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Question 2.4

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Need quantitative conservation targets [#404]
The scientific criteria, as outlined in the Azores document, are quite broad, and may result in a similar scenario to the British Columbia experience, where every part of every ocean qualifies under the EBSA criteria.  Therefore translating the criteria into relevant conservation targets will be one of the challenges, albeit a very important one. A target is the amount of any aspect of the environment/ecosystem/biodiversity (i.e., the CBD criteria) to be included in the conservation designation. Targets can be any quantifiable measure, such as a percentage of a habitat to be protected, number of individuals, number of colonies, etc. Targets can be uniform (e.g., 20% of all features should be included), or can be specific to individual features. As such, targets can be set through policy recommendations (e.g., by the CBD), or the setting of targets can be deferred to the advice of experts for specific biodiversity features. Without explicit conservation targets, achieving transparency in the selection process will be extremely difficult. The recent document outlining scientific principles for design of MPAs in Australia may be helpful:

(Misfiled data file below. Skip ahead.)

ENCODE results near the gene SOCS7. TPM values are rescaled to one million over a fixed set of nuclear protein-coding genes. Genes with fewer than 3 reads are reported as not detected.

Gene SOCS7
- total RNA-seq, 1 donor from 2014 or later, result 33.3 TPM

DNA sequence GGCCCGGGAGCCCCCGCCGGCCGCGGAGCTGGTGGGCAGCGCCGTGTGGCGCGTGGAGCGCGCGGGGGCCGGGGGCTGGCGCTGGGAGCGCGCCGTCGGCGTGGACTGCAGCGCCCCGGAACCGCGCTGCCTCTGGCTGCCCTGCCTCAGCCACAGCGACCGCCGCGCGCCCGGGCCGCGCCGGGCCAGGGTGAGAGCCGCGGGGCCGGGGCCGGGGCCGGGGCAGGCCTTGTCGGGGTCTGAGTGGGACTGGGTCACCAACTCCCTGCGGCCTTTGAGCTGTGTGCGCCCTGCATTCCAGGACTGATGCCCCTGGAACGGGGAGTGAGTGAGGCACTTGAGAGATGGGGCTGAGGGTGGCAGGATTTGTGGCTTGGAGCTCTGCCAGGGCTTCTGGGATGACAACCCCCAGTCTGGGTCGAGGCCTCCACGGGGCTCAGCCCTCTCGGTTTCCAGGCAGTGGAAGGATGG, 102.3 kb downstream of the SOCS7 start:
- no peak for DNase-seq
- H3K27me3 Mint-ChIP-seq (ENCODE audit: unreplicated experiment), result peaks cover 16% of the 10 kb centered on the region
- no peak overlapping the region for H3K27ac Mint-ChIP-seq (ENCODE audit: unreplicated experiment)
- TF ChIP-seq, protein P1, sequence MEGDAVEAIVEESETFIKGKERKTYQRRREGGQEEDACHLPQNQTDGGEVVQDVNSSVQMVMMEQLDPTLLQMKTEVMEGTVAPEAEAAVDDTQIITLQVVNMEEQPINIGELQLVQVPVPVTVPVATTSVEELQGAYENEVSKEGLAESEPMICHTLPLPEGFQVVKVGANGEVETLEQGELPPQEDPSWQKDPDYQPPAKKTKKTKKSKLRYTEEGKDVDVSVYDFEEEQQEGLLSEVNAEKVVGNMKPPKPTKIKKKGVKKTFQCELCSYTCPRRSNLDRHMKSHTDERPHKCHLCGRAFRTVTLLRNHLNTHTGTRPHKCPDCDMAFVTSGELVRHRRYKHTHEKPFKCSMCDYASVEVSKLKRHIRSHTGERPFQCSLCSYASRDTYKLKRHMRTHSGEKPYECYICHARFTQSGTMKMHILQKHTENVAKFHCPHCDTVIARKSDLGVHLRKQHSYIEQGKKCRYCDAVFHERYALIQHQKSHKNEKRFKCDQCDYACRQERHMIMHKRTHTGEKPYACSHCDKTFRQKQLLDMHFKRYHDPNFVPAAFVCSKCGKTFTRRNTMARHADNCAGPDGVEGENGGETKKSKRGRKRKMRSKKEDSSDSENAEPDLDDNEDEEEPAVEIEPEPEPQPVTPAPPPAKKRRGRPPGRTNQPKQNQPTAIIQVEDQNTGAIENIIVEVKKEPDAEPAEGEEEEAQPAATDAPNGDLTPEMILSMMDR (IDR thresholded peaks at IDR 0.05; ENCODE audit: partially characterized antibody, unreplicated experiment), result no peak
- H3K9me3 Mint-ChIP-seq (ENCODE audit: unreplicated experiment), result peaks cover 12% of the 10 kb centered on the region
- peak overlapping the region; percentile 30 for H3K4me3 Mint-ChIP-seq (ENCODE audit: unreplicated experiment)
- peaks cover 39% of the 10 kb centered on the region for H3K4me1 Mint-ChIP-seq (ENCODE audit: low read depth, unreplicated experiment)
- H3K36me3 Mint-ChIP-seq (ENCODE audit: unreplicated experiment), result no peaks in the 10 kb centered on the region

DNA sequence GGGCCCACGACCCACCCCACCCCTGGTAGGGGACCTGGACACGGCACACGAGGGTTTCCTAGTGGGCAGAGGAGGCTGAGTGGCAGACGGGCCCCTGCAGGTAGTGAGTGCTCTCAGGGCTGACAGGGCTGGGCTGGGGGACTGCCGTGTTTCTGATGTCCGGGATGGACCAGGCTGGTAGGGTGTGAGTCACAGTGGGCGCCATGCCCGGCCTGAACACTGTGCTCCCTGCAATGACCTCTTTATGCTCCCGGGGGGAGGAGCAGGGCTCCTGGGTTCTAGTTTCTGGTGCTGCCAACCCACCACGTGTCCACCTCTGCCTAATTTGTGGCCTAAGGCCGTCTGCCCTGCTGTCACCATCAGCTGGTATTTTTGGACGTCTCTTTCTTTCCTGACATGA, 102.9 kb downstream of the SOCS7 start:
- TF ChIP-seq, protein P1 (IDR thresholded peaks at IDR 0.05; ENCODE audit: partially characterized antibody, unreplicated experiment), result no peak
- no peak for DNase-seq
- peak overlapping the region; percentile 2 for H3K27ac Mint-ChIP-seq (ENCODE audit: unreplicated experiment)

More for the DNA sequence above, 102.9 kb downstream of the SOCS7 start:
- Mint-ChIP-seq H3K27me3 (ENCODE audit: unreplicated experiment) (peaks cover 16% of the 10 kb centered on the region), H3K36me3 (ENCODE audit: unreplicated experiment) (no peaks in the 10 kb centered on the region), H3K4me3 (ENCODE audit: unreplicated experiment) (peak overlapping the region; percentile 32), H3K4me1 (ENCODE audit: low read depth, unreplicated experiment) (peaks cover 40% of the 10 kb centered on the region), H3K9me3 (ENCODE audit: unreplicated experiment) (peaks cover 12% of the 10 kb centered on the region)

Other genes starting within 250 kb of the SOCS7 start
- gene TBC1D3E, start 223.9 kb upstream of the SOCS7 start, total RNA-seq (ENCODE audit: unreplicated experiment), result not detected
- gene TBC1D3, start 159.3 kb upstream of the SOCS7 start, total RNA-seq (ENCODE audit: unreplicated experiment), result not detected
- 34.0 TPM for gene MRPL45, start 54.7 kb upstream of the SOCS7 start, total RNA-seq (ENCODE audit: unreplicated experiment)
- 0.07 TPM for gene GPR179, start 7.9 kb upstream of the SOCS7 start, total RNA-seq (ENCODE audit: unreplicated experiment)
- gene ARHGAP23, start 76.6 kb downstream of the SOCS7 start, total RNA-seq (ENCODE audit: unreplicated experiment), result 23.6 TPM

(The Ecology Centre, University of Queensland, 2009. Scientific principles for design of marine protected areas in Australia: a guidance statement. 29pp)
posted on 2009-06-26 01:40 UTC by Dr Natalie Ban, James Cook University

  • United Nations
  • United Nations Environment Programme